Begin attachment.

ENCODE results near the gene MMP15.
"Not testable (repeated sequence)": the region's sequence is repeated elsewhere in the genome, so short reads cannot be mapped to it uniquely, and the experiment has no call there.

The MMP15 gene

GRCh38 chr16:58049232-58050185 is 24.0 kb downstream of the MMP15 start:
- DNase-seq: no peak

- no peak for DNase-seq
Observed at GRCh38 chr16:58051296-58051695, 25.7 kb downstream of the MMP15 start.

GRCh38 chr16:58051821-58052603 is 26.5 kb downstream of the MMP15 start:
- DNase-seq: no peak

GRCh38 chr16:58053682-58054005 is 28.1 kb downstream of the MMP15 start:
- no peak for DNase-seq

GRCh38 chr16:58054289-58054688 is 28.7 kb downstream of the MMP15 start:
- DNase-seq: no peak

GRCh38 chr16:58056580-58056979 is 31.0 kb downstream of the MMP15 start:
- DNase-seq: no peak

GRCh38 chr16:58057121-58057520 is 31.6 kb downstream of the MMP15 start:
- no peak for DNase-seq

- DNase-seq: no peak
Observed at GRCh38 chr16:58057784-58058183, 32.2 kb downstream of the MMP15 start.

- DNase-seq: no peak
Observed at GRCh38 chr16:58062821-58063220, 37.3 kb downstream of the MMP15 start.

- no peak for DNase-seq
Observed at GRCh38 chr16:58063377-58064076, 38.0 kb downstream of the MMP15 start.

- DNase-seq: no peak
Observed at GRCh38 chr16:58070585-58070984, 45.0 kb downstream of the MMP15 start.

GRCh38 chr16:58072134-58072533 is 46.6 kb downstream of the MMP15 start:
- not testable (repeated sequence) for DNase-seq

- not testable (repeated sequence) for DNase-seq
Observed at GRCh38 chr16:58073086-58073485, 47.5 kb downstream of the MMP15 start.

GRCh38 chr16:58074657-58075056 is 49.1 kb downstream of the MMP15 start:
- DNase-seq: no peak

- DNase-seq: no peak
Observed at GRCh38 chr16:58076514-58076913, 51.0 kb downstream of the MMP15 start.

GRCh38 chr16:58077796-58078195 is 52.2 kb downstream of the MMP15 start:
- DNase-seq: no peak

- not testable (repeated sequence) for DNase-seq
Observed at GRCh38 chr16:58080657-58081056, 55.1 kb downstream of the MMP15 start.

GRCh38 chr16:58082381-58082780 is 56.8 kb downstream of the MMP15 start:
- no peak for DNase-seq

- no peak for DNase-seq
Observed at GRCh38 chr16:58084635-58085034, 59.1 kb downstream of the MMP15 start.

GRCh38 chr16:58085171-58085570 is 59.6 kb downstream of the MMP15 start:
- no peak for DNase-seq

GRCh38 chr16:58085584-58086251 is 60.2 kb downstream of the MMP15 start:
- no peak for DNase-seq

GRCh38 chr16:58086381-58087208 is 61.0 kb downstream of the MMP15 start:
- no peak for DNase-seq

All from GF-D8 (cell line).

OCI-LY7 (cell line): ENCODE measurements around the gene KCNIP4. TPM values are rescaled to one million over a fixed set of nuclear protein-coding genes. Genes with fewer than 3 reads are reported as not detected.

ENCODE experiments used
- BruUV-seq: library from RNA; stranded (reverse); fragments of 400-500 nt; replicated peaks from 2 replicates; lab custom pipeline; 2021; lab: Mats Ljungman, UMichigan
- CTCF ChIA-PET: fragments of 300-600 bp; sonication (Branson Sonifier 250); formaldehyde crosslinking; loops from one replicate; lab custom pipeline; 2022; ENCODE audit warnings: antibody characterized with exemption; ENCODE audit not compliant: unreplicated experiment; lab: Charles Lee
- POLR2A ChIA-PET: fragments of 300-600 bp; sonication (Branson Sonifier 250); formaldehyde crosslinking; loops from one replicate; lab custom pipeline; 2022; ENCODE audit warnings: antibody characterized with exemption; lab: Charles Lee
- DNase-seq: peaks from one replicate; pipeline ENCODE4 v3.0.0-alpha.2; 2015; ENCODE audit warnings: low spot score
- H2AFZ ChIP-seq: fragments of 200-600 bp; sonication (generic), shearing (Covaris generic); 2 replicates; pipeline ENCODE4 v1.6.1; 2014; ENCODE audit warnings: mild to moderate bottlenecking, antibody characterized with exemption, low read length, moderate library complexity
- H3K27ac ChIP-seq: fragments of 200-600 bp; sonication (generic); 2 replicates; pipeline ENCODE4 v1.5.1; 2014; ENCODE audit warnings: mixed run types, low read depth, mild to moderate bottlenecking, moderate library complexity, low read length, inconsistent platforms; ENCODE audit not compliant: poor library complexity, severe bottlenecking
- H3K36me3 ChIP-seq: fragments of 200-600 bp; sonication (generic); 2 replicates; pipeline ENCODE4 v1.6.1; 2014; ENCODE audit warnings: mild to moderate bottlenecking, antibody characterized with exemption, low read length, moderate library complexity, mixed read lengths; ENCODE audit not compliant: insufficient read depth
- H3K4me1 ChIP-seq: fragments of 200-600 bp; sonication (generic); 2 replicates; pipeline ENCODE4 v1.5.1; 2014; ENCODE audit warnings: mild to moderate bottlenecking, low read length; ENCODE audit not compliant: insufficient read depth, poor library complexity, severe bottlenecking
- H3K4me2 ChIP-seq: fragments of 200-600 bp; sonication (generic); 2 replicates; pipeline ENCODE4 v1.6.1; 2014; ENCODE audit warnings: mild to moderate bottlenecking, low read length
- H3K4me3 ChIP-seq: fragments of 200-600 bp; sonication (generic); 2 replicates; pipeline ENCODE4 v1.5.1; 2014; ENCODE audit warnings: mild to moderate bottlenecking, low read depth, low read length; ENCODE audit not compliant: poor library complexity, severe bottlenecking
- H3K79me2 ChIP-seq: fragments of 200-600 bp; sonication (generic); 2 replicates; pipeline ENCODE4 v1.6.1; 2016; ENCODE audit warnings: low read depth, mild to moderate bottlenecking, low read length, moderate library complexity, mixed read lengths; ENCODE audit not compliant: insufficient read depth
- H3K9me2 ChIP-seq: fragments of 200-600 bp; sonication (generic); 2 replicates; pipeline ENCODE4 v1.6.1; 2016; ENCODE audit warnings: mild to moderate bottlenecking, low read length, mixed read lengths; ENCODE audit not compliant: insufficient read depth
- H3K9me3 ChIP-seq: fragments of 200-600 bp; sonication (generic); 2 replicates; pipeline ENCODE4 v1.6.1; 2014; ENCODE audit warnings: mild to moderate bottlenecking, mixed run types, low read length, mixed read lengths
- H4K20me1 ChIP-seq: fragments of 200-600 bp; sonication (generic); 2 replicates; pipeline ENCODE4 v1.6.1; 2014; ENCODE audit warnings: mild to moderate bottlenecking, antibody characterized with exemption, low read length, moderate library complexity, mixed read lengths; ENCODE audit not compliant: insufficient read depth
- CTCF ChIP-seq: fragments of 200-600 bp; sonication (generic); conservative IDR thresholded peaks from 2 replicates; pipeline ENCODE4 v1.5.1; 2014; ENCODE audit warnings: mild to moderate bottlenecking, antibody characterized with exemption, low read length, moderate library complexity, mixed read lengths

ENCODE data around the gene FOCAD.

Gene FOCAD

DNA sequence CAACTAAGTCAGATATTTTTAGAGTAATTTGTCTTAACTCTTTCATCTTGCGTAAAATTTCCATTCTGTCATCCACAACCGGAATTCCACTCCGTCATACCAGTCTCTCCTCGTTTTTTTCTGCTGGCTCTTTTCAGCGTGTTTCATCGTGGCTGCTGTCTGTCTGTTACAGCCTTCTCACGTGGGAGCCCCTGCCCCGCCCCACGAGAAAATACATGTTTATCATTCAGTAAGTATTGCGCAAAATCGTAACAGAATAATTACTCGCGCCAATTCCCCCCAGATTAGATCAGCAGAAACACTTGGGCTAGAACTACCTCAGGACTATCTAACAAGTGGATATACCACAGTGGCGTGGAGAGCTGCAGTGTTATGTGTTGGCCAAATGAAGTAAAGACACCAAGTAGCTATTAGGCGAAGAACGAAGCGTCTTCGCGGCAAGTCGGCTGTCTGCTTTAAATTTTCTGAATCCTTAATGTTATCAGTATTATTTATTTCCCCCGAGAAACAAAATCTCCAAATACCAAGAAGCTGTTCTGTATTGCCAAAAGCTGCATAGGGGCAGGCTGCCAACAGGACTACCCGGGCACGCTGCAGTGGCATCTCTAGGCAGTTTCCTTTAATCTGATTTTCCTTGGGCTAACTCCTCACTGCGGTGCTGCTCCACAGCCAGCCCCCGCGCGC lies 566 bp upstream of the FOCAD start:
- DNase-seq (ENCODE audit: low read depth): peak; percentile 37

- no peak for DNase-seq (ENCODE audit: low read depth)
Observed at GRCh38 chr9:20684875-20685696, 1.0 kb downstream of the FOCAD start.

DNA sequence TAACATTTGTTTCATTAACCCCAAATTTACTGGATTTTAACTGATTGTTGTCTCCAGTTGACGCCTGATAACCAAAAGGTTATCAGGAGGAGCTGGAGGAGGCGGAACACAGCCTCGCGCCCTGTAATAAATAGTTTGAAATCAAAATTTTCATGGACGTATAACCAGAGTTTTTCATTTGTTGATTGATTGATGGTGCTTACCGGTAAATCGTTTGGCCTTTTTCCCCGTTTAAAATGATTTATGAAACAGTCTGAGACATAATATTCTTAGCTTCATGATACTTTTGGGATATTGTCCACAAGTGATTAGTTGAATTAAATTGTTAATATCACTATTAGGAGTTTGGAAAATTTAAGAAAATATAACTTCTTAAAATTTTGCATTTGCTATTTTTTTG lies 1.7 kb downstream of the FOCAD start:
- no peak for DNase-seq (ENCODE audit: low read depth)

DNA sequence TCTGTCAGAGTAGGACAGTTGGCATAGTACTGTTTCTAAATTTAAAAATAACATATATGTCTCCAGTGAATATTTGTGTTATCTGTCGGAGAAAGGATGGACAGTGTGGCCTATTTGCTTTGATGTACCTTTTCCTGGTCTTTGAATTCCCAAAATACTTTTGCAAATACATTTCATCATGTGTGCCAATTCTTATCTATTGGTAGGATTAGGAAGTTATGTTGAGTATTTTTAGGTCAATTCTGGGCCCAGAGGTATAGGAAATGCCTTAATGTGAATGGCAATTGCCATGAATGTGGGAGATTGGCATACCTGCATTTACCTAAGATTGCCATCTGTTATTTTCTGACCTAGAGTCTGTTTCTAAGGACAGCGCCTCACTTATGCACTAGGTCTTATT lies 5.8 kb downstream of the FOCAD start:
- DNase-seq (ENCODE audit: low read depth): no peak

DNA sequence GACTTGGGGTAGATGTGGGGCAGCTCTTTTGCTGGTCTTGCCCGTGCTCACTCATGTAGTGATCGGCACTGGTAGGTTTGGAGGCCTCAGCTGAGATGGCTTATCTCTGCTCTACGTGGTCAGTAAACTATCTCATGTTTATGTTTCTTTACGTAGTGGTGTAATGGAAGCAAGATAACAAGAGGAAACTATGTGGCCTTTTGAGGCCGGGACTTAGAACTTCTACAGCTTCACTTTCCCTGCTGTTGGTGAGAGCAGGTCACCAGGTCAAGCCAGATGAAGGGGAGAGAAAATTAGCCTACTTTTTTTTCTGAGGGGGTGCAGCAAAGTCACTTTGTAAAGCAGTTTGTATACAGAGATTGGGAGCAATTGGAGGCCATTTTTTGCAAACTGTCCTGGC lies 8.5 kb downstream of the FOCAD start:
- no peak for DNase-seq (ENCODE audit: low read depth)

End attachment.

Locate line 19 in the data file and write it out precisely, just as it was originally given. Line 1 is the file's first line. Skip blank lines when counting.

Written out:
Observed at GRCh38 chr16:58057784-58058183, 32.2 kb downstream of the MMP15 start.